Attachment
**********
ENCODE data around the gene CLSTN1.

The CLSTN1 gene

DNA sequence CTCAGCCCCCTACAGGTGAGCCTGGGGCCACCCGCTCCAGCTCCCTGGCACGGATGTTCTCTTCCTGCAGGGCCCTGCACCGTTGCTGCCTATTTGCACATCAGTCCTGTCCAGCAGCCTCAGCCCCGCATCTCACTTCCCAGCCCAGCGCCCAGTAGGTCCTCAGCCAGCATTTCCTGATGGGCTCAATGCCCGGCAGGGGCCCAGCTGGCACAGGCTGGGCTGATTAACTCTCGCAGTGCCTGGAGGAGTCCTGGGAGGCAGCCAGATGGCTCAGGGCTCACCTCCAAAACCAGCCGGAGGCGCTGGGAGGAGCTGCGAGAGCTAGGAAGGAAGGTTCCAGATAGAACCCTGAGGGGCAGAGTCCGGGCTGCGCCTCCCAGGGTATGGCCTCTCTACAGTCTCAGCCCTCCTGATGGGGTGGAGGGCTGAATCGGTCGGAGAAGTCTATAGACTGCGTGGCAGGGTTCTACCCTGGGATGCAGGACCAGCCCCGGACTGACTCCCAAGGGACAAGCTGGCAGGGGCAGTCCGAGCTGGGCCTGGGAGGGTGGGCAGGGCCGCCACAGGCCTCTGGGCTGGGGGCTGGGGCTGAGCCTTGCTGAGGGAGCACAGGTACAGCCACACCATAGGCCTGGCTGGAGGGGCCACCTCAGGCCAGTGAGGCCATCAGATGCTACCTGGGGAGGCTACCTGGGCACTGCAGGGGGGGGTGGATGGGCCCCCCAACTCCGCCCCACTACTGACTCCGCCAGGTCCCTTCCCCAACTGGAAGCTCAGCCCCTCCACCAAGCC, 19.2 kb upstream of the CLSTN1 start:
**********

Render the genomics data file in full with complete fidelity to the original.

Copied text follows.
ENCODE data around the gene CLSTN1.

The CLSTN1 gene

DNA sequence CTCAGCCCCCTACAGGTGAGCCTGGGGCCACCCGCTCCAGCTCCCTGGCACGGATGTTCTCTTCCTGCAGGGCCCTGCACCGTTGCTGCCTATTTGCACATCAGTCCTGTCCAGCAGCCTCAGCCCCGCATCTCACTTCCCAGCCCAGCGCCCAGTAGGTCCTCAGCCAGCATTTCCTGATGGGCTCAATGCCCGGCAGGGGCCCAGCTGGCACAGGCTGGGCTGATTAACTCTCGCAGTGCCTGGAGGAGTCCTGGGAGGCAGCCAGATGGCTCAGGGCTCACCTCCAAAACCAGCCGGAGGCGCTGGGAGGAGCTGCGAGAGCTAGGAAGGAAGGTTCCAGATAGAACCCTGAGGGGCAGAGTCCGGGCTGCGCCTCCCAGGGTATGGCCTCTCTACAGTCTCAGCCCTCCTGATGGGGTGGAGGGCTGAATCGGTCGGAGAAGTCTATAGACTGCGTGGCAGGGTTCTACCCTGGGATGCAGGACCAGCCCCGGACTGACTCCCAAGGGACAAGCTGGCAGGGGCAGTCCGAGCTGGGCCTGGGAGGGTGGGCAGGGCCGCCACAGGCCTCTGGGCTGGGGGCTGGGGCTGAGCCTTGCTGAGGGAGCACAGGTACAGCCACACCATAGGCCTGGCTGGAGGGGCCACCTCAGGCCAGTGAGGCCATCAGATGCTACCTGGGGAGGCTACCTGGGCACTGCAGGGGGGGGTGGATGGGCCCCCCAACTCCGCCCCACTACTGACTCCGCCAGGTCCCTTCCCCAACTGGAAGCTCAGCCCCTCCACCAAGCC, 19.2 kb upstream of the CLSTN1 start: